In the French language, I'm searching for a natural way to say,

How do you expect to break a habit by willpower alone which you couldn't for the last thirty years?

and I'm having difficulty in how I should say "How do you expect to --- ?". Is "Comment peux-tu espérer --- ?" natural French? Here's my try,

Comment peux-tu espérer arrêter une habitude avec une volonté seule que tu n'as pas pu pendant les trente dernières années ?

3 Answers 3


{Your version}: Comment peux-tu espérer arrêter une habitude avec une volonté seule que tu n'as pas pu pendant les trente dernières années ?

Unfortunately, your phrasing does not sound idiomatic enough as is. I'd avoid using a relative pronoun here in favour of the conjunction "si".

Given the rhetorical nature of the expression "How do you expect to ...?", I'd go for the structure "Comment veux-tu que ...?". How about:

Comment veux-tu qu'on se défasse/débarrasse d'une mauvaise habitude ancrée rien qu'avec (de) la volonté si on n'y est pas arrivé depuis une trentaine d'années ?

Or, less literally:

Tu essaies de t'en défaire, cette fâcheuse habitude, depuis quand déjà ? Une trentaine d'années ? Le temps est révolu où la volonté suffisait pour ça.

  • 1
    Note that using "on" brings an extra level of undefinition that isn't in the OP's question
    – Laurent S.
    Aug 6, 2018 at 15:16
  • About "on", I don't know if I rightly understand it, but "on" is used when speaking of a general statement, am I right? I was not speaking about any personal statement. "You" was intended as a possible everyone, not someone personal. Thirty years of a bad habit is difficult to break for anyone. This is what I wanted to say. Is this why "on" is used? Aug 6, 2018 at 17:29
  • @Carol.winter Yes, if that's what you have in mind. If you want to make it sound personal, on the other hand, you should stick to "tu" throughout, as shown in my 2nd version. By the way, I forgot to include the idea of "alone", so I've just edited it in. Aug 7, 2018 at 22:41

"Comment peux-tu espérer..." is correct. Another way to phrase would be "Comment comptes-tu..." or (older vocabulary) "Comment escomptes-tu..."

In my opinion the problems in your translation are with the rest :)

  • the expression closest to "break a habit" would be "rompre une habitude", "se défaire d'une habitude" or "se débarrasser d'une habitude" (not that arrêter is completely wrong, but doesn't sound idiomatic)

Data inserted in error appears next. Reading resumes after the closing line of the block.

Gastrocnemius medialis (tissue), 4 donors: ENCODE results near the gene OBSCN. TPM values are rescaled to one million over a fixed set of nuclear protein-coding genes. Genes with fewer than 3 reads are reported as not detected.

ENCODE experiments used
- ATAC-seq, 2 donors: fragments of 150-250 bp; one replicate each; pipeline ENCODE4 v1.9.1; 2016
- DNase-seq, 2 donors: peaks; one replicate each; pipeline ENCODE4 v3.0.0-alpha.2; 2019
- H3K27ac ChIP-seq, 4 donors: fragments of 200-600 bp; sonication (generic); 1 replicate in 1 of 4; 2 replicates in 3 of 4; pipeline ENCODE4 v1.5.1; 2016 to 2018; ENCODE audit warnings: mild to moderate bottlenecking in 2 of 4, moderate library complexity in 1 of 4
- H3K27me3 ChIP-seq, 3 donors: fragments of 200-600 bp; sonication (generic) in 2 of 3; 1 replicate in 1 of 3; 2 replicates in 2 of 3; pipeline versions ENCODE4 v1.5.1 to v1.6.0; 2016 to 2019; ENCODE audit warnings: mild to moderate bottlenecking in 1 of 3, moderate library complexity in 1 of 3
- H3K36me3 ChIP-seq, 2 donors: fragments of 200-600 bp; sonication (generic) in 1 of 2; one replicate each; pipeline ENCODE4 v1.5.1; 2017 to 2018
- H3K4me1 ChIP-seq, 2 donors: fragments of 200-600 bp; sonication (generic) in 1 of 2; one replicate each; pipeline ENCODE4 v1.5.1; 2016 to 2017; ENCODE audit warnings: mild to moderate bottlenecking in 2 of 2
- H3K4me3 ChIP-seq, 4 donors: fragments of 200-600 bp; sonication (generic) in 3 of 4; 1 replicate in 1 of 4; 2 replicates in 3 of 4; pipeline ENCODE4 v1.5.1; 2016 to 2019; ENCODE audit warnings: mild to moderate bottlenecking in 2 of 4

• "which you couldn't do for the last 30 years" is a bit of a sarcasm — it stands in stark opposition to the beginning of the sentence. That may benefit from the opposition being marked explicitly in French by an "alors que".

  • Personally I perceive the emphasis of your original sentence to be on the fact that the person has been trying to kick the habit for 30 years. To translate this emphasis in French, using "ça/cela fait 30 ans que..." sounds appropriate.

Here's my suggestion:

Comment comptes-tu te défaire de cette habitude par ta seule volonté, alors que cela fait trente ans que tu essaies sans succès ?

  • "escompter" is really outdated from where I see it... your example will be much more actual simply with "comptes" : "Comment comptes-tu te défaire..."
    – Laurent S.
    Aug 6, 2018 at 15:14
  • @LaurentS. Ajouté, merci
    – qoba
    Aug 6, 2018 at 15:16
  • Thank you everyone. I'm surprised at so many different ways to say this. @LaurentS. About "comptes" you proposed, is it okay too to say, "Comment peux-tu compter sur la volonté pour te défaire de cette habitude"? Aug 6, 2018 at 17:21
  • @Carol.winter it's grammatical but has a slightly different meaning. In English it would be "How can you expect willpower to help you break this habit", meaning that willpower would be the agent breaking the habit, rather than the person being talked to breaking the habit using willpower. Sounds a bit less natural to me, as a result.
    – qoba
    Aug 7, 2018 at 21:42

i would go like this:

Comment veux-tu te débarasser d'une mauvaise habitude par la seule force de la volonté alors que cela fait trente ans que tu n'y parviens pas ?

willpower would translate in something closer to "strength of will"/"force de volonté". and i would use the verb "parvenir" to show the distance between the unreached goal and the beginning. "comment peux-tu espérer" would also fit for the start, but shows a more sophisticated level of language. "comment veux-tu" sounds more classic/idiomatic/familiar/natural.

  • I will give an upvote to this one because the provided example is the most natural compared to other answers. There are many valid combination that still would be natural though
    – Laurent S.
    Aug 6, 2018 at 15:18

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